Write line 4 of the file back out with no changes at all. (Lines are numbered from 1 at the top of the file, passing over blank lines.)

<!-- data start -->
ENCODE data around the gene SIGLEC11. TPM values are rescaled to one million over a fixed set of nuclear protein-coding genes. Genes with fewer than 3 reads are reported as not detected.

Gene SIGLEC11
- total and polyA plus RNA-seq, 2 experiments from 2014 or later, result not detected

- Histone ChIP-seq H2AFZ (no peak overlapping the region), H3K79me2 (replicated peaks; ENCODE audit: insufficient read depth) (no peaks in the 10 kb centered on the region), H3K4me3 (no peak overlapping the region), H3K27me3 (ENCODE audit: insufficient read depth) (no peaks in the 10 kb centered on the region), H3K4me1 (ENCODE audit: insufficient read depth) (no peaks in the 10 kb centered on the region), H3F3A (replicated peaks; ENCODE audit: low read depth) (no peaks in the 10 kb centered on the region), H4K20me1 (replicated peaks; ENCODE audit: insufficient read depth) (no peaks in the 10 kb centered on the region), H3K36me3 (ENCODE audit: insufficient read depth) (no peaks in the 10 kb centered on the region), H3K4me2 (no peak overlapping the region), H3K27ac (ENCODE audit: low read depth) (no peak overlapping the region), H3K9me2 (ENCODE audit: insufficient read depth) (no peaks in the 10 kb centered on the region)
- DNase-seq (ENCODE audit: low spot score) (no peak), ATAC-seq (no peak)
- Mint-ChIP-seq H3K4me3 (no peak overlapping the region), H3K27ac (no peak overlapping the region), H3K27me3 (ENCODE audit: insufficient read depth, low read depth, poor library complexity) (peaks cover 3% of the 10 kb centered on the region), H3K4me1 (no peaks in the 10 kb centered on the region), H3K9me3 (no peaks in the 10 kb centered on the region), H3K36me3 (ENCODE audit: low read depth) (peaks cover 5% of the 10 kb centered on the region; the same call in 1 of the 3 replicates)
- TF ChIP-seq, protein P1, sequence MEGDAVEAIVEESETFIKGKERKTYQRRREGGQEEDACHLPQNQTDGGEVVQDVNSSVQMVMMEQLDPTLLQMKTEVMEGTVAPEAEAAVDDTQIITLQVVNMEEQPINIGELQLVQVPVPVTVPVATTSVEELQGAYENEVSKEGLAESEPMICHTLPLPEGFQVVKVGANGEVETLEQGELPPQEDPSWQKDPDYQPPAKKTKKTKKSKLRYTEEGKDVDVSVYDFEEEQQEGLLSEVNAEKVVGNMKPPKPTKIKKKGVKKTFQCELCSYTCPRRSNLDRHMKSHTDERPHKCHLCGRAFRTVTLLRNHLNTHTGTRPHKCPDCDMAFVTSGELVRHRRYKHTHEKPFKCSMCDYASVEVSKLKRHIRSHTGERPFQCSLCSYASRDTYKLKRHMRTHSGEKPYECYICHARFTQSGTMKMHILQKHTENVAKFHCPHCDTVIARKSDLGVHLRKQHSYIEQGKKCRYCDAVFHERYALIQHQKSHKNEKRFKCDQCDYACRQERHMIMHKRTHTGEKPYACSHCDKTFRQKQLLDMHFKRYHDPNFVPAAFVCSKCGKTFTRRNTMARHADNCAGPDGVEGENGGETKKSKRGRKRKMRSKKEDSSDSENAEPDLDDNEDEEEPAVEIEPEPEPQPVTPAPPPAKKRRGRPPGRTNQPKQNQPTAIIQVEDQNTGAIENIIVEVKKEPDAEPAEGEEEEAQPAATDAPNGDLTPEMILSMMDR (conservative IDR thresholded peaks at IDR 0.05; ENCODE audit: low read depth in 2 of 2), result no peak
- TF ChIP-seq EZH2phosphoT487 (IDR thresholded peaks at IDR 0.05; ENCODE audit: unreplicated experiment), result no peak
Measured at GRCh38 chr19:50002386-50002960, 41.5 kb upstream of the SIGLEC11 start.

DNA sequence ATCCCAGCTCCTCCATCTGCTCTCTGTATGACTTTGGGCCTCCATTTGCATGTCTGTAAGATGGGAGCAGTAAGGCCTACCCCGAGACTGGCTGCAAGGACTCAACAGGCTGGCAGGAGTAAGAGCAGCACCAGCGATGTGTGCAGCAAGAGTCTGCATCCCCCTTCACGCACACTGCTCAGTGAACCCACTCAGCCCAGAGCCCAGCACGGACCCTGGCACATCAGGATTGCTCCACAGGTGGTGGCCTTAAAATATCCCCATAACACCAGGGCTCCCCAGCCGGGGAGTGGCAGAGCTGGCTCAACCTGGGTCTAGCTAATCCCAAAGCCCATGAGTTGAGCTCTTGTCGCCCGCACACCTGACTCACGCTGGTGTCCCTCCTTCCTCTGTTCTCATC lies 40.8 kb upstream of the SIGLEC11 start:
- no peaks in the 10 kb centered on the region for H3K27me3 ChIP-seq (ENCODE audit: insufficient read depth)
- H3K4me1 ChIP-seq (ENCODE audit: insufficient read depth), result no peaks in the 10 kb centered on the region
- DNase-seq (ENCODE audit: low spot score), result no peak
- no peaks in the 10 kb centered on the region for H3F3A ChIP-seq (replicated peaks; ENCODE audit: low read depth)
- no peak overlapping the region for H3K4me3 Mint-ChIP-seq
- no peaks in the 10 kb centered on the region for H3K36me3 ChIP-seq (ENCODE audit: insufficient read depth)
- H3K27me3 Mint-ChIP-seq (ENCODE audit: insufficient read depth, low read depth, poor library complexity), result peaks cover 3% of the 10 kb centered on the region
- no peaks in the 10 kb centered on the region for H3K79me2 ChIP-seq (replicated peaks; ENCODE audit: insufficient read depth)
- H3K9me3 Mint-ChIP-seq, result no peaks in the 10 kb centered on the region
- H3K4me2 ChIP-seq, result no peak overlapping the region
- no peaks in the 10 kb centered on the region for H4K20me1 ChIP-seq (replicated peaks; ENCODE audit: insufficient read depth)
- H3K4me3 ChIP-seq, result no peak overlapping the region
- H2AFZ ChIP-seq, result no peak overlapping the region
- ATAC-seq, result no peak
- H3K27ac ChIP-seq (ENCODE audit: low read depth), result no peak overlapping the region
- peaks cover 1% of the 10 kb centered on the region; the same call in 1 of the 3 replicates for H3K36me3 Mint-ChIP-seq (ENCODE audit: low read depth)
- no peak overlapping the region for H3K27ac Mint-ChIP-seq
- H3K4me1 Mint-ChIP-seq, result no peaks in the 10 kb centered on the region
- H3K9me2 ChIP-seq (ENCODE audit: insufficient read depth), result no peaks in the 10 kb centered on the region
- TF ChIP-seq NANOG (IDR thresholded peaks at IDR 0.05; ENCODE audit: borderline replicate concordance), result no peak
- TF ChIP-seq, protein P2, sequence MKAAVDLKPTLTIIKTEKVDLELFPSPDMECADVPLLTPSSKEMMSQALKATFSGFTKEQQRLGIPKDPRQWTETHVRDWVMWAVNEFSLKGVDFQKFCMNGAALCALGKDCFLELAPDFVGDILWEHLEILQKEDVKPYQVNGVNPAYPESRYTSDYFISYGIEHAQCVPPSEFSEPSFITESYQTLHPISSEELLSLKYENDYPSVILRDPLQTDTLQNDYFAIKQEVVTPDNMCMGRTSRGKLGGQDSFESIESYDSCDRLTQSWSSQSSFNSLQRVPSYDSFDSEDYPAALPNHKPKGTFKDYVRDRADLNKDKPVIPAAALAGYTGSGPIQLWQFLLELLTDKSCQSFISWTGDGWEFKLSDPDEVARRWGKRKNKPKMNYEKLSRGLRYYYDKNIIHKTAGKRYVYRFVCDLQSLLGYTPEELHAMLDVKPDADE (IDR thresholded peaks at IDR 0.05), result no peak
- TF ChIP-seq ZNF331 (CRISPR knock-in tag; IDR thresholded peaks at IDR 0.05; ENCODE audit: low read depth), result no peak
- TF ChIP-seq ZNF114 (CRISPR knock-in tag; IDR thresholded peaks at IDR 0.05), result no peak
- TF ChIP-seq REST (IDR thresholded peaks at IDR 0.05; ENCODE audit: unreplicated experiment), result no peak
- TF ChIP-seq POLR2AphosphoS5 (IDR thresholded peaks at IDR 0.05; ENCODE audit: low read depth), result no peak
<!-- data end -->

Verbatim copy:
- Histone ChIP-seq H2AFZ (no peak overlapping the region), H3K79me2 (replicated peaks; ENCODE audit: insufficient read depth) (no peaks in the 10 kb centered on the region), H3K4me3 (no peak overlapping the region), H3K27me3 (ENCODE audit: insufficient read depth) (no peaks in the 10 kb centered on the region), H3K4me1 (ENCODE audit: insufficient read depth) (no peaks in the 10 kb centered on the region), H3F3A (replicated peaks; ENCODE audit: low read depth) (no peaks in the 10 kb centered on the region), H4K20me1 (replicated peaks; ENCODE audit: insufficient read depth) (no peaks in the 10 kb centered on the region), H3K36me3 (ENCODE audit: insufficient read depth) (no peaks in the 10 kb centered on the region), H3K4me2 (no peak overlapping the region), H3K27ac (ENCODE audit: low read depth) (no peak overlapping the region), H3K9me2 (ENCODE audit: insufficient read depth) (no peaks in the 10 kb centered on the region)